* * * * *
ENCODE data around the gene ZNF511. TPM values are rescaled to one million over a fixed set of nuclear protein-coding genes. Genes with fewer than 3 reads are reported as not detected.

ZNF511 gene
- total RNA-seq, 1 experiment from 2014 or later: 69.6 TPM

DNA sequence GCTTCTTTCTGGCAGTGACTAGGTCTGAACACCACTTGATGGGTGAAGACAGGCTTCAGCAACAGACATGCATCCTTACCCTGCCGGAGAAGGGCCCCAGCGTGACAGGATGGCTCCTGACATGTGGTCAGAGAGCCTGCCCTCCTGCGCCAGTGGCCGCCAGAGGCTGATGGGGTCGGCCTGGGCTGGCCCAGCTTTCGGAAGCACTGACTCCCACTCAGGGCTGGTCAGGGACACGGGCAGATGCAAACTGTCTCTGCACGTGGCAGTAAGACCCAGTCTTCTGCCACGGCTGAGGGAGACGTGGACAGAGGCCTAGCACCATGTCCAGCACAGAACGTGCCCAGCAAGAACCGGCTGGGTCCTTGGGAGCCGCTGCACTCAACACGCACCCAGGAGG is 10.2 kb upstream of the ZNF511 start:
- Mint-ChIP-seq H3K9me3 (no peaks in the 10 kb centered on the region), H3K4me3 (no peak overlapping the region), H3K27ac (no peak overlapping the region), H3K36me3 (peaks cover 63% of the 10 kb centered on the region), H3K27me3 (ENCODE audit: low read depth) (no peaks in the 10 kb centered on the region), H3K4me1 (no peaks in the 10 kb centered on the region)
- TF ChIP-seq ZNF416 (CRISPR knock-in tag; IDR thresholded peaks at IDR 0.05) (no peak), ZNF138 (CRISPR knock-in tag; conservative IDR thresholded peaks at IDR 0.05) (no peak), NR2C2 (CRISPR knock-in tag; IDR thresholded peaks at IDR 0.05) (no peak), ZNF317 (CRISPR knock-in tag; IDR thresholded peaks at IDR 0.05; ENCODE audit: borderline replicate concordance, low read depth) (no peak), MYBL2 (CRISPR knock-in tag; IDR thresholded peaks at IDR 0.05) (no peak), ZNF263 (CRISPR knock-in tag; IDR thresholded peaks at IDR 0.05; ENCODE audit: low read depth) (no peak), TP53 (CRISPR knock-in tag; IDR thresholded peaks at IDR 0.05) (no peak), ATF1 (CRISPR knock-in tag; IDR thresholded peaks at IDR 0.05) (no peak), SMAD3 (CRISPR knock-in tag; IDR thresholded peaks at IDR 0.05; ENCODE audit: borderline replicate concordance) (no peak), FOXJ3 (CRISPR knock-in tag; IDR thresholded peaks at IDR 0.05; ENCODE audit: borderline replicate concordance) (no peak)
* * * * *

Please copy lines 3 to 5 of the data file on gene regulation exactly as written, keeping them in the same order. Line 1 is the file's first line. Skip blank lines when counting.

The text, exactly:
- total RNA-seq, 1 experiment from 2014 or later: 69.6 TPM

DNA sequence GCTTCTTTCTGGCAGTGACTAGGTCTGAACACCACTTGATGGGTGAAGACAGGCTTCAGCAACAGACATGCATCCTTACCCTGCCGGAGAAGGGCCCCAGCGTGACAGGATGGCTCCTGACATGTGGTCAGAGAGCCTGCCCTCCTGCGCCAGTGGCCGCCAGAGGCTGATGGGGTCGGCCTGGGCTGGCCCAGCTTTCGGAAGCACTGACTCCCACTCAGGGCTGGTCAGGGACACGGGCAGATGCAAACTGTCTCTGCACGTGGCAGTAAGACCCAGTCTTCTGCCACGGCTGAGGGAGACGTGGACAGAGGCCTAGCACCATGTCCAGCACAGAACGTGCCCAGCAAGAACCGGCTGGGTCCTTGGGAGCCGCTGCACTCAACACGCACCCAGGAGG is 10.2 kb upstream of the ZNF511 start:
- Mint-ChIP-seq H3K9me3 (no peaks in the 10 kb centered on the region), H3K4me3 (no peak overlapping the region), H3K27ac (no peak overlapping the region), H3K36me3 (peaks cover 63% of the 10 kb centered on the region), H3K27me3 (ENCODE audit: low read depth) (no peaks in the 10 kb centered on the region), H3K4me1 (no peaks in the 10 kb centered on the region)